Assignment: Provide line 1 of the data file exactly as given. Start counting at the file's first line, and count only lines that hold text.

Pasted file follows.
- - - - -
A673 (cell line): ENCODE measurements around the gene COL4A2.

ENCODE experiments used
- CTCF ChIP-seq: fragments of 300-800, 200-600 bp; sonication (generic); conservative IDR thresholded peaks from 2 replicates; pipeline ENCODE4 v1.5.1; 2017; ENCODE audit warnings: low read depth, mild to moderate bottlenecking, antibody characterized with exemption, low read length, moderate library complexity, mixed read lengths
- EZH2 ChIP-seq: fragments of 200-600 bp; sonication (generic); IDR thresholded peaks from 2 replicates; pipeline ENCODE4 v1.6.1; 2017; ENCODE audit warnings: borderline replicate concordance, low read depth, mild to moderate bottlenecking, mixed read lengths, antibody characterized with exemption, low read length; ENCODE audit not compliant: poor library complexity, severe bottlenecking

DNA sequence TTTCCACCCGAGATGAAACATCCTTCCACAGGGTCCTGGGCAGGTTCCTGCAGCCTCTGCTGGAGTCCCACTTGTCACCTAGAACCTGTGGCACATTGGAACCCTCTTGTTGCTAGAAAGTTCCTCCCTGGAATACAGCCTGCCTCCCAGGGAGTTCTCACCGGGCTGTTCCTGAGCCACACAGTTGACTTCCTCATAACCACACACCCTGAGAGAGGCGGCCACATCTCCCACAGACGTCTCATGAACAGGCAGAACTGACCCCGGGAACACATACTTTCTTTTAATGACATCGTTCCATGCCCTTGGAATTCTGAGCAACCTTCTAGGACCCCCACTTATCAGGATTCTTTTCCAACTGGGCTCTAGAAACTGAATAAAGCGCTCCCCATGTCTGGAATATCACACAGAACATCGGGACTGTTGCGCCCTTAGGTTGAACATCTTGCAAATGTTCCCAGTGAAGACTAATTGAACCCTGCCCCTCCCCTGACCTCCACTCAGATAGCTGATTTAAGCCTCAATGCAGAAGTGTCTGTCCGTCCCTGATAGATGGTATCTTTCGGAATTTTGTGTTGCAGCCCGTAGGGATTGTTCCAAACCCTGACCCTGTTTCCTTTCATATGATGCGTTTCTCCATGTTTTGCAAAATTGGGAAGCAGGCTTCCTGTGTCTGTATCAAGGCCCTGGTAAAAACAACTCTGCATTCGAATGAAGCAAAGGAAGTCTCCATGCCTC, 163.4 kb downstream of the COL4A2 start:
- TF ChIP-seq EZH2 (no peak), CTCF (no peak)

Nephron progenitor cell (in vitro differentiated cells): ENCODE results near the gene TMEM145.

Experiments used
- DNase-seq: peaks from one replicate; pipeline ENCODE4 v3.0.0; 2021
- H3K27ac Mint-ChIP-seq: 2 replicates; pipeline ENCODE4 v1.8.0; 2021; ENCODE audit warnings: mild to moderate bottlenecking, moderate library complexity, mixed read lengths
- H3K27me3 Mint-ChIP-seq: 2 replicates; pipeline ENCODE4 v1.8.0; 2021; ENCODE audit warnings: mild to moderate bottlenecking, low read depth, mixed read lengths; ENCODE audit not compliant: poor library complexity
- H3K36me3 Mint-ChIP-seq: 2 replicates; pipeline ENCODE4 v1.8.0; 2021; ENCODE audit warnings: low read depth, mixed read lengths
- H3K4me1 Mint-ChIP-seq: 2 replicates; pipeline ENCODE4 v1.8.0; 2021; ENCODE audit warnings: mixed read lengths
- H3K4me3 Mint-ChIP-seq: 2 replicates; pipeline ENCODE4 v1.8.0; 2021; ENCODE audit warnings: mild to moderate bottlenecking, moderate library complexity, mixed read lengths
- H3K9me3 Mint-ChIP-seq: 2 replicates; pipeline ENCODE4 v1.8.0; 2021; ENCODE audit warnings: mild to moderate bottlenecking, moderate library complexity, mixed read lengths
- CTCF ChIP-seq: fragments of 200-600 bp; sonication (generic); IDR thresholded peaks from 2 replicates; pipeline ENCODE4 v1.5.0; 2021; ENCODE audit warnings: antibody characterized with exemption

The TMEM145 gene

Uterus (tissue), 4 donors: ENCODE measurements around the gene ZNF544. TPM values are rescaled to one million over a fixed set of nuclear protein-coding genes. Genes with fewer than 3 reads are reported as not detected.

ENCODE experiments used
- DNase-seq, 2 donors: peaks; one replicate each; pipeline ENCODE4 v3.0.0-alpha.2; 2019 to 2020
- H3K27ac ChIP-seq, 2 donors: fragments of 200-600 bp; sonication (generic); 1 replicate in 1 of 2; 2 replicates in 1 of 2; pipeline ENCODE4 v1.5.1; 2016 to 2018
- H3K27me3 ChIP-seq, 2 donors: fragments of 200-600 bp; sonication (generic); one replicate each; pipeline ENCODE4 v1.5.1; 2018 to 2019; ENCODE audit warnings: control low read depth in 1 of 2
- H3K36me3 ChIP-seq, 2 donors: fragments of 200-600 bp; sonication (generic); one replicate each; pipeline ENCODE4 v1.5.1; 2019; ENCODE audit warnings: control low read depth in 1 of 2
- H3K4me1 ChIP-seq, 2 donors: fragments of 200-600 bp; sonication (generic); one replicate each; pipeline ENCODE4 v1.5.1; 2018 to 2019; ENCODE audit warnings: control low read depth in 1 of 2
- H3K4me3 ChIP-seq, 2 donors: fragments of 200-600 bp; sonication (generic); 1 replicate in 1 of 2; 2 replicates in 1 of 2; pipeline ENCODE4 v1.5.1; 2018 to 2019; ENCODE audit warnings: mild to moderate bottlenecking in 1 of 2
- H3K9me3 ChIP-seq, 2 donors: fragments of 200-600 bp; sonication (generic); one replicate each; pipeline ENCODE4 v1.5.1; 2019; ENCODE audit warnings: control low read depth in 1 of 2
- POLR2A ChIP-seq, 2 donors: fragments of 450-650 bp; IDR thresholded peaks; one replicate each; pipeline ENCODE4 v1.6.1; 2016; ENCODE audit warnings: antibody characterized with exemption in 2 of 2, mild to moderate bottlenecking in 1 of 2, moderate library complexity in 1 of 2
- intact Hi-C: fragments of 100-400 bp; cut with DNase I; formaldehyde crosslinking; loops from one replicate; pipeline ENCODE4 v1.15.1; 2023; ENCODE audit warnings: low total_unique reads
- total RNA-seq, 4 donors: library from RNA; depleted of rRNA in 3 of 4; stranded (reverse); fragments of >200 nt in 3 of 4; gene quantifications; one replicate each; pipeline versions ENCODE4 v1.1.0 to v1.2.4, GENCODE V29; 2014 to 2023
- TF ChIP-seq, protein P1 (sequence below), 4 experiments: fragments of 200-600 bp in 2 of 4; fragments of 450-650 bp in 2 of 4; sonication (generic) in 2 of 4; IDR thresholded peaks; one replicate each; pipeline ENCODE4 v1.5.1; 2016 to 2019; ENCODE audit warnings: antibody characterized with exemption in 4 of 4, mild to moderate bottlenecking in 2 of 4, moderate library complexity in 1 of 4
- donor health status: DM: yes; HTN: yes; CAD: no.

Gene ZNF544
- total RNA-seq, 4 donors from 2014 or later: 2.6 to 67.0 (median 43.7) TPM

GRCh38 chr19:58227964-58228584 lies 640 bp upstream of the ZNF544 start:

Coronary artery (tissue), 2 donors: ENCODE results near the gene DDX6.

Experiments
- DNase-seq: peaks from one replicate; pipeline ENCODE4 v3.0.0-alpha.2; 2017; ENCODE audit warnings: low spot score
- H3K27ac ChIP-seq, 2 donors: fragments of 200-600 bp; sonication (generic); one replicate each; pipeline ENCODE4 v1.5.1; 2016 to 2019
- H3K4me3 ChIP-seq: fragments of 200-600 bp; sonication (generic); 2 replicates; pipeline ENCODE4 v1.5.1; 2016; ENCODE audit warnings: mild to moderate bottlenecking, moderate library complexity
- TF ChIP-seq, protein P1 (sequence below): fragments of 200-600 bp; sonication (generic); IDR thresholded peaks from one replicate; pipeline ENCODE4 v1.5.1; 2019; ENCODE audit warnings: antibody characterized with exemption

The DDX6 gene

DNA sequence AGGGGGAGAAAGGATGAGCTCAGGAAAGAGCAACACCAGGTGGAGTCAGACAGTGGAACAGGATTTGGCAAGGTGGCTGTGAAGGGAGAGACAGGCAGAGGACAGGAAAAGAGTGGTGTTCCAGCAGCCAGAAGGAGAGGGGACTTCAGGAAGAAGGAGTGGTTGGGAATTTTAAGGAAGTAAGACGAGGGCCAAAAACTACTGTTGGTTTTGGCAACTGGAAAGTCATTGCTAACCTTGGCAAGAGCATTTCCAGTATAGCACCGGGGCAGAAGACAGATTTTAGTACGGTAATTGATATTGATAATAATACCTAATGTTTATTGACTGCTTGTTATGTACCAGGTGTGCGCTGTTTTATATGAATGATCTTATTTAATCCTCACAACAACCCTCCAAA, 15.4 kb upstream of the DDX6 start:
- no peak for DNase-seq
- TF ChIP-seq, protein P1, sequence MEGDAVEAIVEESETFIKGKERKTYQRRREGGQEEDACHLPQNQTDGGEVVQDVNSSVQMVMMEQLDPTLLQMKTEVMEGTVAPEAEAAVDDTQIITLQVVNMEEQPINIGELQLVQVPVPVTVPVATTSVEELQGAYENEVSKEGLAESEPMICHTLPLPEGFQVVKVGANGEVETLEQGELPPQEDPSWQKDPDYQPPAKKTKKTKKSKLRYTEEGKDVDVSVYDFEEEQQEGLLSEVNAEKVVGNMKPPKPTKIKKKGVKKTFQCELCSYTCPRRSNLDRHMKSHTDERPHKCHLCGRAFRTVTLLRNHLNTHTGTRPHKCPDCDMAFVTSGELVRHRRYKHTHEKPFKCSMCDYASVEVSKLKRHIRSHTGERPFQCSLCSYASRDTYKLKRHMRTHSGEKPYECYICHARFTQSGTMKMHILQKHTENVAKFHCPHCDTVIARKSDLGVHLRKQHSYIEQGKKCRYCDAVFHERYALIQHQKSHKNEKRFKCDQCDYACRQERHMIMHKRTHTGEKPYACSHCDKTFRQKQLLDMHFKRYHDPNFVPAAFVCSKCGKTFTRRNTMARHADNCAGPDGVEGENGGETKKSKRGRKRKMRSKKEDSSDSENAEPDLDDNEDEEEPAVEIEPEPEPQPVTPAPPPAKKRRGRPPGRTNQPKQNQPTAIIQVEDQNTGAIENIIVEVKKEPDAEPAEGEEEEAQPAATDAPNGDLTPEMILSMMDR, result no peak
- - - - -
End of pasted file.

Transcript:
A673 (cell line): ENCODE measurements around the gene COL4A2.